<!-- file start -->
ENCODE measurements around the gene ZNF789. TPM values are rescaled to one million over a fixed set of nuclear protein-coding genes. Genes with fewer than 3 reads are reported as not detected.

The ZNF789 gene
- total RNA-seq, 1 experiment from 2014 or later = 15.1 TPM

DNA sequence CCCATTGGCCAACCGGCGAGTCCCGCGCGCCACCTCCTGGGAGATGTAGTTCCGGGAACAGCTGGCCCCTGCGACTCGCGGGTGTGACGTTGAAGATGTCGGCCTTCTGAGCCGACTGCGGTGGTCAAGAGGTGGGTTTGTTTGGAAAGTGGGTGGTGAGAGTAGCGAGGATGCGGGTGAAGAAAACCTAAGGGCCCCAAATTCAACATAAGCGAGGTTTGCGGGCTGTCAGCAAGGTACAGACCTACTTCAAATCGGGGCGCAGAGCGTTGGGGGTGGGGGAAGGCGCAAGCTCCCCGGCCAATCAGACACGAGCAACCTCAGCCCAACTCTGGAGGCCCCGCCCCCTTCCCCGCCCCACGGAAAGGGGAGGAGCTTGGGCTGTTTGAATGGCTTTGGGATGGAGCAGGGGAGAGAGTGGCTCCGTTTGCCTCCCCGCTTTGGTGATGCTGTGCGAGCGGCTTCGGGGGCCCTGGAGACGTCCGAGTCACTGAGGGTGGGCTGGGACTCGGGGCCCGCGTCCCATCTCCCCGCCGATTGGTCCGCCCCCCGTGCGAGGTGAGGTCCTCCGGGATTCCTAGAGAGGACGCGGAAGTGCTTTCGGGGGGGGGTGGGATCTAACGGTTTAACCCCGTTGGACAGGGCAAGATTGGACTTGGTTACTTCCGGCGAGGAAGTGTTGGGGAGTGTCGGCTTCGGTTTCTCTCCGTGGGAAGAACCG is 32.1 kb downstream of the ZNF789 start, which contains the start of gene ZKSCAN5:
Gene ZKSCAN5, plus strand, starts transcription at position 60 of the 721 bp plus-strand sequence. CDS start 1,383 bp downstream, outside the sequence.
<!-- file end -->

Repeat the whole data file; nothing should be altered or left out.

ENCODE measurements around the gene ZNF789. TPM values are rescaled to one million over a fixed set of nuclear protein-coding genes. Genes with fewer than 3 reads are reported as not detected.

The ZNF789 gene
- total RNA-seq, 1 experiment from 2014 or later = 15.1 TPM

DNA sequence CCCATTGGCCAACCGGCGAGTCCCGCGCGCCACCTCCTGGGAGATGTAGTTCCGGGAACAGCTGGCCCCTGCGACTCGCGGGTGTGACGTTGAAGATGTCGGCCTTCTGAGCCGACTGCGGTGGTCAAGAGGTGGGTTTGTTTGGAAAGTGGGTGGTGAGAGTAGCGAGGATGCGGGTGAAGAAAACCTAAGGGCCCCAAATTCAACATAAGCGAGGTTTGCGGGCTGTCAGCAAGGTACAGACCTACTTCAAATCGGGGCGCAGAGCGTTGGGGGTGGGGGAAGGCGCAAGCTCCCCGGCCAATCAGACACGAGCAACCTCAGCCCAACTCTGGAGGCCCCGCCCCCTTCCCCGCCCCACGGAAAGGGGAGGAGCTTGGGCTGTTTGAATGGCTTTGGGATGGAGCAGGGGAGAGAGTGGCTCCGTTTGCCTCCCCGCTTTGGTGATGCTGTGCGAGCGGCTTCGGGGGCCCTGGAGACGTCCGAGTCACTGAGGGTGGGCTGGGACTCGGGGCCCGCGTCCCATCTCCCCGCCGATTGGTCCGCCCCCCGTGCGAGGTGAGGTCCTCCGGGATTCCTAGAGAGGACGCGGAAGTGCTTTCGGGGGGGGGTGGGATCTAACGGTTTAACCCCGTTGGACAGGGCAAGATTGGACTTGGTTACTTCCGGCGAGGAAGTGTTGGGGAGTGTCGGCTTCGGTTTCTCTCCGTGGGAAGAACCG is 32.1 kb downstream of the ZNF789 start, which contains the start of gene ZKSCAN5:
Gene ZKSCAN5, plus strand, starts transcription at position 60 of the 721 bp plus-strand sequence. CDS start 1,383 bp downstream, outside the sequence.